To celebrate (and survive) Valentine’s day, our contributors put together a list of their favourite films to watch on the 14th of February.
Bachelorette follows a group of deeply flawed bridesmaids and groomsmen in the hectic hours pre-wedding, post- bachelorette party. Whatever your relationship status, whatever your thoughts of feelings about your bae or lack thereof, Bachelorette is a film about love to which everyone can relate in some small way. It is, first and foremost, a highly underrated romantic comedy but it’s about more than just a predictable quest to find ‘the one’: it’s a hilariously witty film about female friendship and giving people a second chance and not messing up when you find the right person. And whatever your stance on Valentine’s Day, Bachelorette is a timely reminder that at least your life choices (probably) aren’t as terrible as those made by the protagonists – which we could all use now and then.
The Room (2003)
It’s universally agreed that The Room is not a good film. In fact it’s one of the worst films ever made. But it’s so hysterically bad, so gloriously inept in its attempt at a romance that if you and your significant other enjoy getting drunk and watching films ironically, The Room is a must-see. It is the epitome of a guilty pleasure; the definition of a so-bad-it’s-good experience. Featuring overly long sex montages, a million plot points that go nowhere, hilariously awkward dialogue, socially lobotomised characters and possibly the greatest piece of bad acting ever put on film from the ambiguously accented Tommy Wiseau, The Room is a paramount so bad it’s good romance. It’s an unconventional pick but if you’ve never seen the magical disaster that is this film, then there’s no better time to laugh at its absurdity than on Valentine’s Day.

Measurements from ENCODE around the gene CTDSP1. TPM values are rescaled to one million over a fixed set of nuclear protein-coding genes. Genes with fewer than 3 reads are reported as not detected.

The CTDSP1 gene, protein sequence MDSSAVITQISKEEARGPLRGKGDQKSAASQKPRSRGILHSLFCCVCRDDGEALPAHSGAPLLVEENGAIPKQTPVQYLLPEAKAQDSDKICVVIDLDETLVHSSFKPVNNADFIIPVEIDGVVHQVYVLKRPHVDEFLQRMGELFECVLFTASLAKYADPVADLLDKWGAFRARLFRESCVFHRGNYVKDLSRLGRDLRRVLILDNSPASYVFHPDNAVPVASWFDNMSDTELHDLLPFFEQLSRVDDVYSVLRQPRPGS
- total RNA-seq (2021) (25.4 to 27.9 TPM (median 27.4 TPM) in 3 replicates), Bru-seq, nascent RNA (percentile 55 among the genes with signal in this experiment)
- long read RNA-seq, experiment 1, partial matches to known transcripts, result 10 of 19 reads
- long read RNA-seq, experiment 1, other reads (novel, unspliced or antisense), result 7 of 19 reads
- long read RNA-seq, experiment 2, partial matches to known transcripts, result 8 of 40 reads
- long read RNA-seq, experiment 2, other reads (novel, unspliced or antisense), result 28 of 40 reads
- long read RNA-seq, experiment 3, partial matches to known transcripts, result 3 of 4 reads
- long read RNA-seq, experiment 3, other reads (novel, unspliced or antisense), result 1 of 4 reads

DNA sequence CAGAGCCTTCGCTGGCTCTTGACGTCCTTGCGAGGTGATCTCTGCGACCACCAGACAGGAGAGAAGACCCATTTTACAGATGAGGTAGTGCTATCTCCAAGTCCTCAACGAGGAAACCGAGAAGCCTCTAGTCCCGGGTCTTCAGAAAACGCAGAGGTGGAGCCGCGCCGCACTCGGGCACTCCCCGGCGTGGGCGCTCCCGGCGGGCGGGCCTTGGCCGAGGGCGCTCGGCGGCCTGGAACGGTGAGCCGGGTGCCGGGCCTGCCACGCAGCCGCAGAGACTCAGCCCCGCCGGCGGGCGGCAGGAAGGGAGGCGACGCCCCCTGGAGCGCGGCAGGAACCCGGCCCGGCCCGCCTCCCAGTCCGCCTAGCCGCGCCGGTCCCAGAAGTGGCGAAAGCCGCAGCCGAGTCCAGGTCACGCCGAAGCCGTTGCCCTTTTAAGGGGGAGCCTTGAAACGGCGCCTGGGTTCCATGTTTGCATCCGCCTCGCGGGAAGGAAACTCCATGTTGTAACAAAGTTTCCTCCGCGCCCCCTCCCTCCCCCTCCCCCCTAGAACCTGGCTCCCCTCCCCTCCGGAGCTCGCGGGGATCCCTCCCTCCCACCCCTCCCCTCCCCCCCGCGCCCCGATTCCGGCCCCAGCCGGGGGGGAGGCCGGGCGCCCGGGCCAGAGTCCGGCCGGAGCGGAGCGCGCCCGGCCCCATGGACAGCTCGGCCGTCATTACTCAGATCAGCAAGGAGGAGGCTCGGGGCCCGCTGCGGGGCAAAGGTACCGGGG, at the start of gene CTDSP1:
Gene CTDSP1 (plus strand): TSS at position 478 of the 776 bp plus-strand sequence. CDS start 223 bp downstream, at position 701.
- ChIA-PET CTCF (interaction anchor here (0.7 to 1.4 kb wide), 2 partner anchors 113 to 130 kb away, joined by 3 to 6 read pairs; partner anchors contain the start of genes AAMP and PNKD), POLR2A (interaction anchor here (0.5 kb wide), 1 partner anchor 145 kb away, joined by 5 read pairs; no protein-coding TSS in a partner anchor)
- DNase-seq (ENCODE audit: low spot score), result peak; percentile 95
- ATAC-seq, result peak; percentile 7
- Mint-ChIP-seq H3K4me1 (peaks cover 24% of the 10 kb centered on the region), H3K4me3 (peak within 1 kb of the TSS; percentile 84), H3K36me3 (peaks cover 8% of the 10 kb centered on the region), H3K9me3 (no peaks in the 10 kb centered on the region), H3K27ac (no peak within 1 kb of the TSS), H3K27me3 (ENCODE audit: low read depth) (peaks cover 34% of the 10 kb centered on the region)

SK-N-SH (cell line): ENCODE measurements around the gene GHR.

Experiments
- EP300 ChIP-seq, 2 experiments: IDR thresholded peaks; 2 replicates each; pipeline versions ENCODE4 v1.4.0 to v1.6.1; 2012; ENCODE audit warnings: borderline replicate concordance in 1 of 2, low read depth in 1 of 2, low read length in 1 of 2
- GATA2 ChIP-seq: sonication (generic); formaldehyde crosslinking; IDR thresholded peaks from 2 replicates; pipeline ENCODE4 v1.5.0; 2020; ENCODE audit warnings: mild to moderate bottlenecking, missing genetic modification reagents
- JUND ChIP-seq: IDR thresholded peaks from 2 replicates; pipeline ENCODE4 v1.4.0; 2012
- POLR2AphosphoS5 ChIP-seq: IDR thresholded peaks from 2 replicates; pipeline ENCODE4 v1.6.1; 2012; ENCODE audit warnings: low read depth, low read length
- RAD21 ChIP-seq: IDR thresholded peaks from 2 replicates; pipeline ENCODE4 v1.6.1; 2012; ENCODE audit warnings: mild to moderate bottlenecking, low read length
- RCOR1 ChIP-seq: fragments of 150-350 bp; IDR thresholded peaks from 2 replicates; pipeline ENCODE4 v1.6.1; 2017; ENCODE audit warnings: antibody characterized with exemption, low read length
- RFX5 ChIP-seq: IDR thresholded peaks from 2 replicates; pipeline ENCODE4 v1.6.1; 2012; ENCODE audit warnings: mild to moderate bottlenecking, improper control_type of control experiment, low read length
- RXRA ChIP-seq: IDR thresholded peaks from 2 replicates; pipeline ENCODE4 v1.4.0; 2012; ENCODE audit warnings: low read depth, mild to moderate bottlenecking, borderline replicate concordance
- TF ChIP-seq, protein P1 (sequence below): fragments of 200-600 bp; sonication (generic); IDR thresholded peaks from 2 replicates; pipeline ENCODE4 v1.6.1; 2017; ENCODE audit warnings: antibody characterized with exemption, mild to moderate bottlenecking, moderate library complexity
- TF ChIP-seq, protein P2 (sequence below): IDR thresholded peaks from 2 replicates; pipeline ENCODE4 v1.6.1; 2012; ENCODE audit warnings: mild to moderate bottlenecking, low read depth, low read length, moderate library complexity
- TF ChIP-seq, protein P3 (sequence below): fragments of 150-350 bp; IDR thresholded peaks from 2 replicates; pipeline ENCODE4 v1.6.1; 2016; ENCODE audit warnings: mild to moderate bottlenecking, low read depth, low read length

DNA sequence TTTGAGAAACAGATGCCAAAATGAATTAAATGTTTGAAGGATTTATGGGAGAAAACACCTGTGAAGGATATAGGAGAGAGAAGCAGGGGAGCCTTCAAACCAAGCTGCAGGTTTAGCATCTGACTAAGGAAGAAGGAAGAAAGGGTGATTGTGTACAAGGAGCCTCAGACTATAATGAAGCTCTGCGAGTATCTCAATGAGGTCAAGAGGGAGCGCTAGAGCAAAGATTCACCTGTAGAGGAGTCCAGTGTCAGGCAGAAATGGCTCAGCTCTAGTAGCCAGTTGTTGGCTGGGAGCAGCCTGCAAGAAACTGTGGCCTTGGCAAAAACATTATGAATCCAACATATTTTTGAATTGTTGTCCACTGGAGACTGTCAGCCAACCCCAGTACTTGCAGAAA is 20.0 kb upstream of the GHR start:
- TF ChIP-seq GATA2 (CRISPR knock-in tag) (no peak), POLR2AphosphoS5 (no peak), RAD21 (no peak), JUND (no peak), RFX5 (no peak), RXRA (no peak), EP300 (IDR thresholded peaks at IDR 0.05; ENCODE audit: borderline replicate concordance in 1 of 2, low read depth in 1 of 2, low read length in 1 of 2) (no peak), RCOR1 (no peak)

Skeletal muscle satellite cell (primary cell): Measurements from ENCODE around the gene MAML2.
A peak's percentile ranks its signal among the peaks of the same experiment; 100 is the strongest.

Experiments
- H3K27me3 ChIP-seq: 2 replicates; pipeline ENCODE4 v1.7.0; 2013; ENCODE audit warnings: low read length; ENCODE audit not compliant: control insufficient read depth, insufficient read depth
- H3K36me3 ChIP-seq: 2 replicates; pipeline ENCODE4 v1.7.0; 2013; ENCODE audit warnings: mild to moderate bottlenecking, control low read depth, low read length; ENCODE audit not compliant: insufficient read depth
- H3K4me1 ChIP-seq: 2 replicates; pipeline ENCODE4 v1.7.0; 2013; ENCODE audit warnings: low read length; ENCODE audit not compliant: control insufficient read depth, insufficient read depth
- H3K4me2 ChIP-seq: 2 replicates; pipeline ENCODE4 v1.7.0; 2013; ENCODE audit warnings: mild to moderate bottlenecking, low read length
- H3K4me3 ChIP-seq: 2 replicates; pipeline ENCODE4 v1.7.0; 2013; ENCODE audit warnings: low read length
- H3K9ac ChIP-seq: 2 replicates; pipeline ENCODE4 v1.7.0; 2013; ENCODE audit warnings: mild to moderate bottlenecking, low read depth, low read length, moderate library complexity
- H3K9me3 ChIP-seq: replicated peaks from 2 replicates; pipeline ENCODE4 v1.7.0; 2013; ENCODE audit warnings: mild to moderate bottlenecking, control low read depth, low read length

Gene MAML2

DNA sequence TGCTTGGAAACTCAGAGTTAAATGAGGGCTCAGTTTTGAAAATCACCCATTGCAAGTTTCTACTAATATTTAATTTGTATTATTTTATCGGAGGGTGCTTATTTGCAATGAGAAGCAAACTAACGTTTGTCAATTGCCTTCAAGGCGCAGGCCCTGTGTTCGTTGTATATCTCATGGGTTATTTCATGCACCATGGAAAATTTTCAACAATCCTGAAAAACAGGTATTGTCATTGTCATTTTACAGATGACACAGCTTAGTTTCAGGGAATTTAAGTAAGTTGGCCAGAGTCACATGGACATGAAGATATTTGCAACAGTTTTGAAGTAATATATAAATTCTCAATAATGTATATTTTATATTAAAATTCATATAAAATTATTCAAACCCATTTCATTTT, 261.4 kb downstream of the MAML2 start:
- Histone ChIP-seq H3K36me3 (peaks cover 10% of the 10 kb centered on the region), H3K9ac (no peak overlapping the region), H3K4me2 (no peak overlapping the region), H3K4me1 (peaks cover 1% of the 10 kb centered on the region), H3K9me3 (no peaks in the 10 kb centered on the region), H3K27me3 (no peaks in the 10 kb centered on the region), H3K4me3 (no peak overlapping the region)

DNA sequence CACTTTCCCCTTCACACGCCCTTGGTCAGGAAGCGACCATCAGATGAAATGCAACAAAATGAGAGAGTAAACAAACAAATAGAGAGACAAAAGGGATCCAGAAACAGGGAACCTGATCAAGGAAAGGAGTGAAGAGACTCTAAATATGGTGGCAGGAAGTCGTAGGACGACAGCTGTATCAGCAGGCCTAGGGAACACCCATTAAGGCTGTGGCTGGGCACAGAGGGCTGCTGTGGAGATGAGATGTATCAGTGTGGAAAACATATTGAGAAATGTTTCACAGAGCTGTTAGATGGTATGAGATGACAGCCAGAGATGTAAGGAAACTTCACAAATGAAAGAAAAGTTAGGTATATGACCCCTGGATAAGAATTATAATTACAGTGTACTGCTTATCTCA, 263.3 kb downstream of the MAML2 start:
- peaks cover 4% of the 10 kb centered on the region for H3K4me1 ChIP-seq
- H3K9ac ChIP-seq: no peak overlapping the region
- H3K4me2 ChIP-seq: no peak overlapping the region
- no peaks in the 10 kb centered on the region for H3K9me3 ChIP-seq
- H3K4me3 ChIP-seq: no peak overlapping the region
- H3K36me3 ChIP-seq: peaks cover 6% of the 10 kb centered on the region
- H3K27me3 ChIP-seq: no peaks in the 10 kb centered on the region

Before Trilogy (1995 – 2013)
The Before Trilogy by Richard Linklater is easily one of the finest cross examinations for a relationship ever, helped immensely by its unique format (written by the two leads and director via correspondence over the 7 years between each part) and Julie Delpy and Ethan Hawke’s ineffable chemistry. They’ll break and rebuild your hope over and over again.
[Luke Shaw – @FullofFeathers]
Holy Motors (2012)
To all the cynics out there who don’t believe in love: give Holy Motors a chance. French director Carax put together a bewildering piece to proclaim the death of cinema and celebrate his love for it. The themes of death and love permeate the story of Mr. Oscar, who spends his days living an undefined number of lives, going from one role to the other, celebrating the intrinsic beauty of the act of performing. Mr. Oscar and his personas enable Carax to pay a visceral tribute to cinema in a film that will disturb but inevitably seduce the viewer. Featuring the most puzzling cyber-sex scene ever projected on the big screen, Holy Motors reminds its audience that, for better or worse, love is real.
[Ludovica Credendino – @ludofaiga]